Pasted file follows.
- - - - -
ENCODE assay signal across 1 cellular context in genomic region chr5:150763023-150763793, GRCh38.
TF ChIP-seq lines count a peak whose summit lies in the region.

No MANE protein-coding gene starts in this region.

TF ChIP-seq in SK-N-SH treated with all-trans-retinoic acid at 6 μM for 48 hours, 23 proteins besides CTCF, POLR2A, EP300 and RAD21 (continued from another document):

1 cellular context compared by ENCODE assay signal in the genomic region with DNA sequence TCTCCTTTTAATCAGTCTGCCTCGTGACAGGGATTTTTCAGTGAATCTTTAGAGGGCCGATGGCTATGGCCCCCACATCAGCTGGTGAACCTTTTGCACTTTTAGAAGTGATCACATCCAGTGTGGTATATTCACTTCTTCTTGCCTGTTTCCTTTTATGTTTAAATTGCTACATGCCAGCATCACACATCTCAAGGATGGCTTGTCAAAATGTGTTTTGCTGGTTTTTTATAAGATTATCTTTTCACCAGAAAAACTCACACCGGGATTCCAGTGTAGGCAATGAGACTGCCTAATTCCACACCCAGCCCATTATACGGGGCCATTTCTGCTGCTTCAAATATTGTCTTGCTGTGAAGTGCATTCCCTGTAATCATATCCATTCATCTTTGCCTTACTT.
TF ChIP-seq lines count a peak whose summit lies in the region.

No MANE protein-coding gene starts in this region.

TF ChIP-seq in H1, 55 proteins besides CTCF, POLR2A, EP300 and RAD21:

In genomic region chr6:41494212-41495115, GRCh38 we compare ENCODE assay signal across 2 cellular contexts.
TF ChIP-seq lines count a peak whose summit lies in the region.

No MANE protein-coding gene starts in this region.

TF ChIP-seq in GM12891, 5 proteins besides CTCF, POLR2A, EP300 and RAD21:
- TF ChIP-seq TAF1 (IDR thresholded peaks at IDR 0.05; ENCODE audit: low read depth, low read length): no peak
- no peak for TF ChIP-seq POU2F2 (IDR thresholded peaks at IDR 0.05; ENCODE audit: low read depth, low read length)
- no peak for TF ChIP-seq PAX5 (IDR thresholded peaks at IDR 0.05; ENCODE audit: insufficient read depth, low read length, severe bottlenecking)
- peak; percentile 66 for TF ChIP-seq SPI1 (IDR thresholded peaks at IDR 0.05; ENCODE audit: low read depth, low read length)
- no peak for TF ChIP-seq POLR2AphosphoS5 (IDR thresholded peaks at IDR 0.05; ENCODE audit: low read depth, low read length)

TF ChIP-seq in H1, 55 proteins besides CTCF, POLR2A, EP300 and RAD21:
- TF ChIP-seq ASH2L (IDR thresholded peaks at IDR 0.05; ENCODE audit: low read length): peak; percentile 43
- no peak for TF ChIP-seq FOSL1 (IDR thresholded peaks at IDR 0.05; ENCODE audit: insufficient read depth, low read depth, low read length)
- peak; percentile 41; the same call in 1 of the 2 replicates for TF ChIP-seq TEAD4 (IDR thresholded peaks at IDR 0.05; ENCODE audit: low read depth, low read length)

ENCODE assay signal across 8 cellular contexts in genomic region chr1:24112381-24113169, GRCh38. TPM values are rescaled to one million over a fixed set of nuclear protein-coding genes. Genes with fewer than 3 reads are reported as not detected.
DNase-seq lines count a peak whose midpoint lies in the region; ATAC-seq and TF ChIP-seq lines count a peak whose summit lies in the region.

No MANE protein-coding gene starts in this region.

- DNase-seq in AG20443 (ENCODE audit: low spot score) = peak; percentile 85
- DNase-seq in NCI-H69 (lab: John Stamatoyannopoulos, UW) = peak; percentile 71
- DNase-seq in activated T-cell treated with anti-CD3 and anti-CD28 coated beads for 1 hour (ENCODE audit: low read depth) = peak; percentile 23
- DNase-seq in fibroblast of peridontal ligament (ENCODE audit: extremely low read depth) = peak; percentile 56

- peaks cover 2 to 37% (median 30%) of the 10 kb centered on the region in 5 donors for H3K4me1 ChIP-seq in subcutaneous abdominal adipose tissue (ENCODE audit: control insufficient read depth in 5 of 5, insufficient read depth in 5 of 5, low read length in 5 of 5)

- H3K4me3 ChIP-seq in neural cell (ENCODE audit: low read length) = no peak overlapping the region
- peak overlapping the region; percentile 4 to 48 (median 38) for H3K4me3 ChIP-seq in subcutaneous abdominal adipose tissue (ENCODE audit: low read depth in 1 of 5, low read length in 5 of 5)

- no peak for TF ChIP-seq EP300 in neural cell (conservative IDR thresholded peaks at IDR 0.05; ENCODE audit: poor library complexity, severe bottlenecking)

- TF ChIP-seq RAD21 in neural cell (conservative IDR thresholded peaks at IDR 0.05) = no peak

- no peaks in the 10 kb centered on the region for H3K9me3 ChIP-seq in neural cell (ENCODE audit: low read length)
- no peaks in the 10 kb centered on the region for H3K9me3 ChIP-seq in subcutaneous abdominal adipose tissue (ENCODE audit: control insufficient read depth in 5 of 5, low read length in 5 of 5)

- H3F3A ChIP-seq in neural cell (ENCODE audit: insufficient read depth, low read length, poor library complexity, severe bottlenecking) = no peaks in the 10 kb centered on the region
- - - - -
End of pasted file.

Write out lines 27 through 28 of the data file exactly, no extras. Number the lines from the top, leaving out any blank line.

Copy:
- DNase-seq in activated T-cell treated with anti-CD3 and anti-CD28 coated beads for 1 hour (ENCODE audit: low read depth) = peak; percentile 23
- DNase-seq in fibroblast of peridontal ligament (ENCODE audit: extremely low read depth) = peak; percentile 56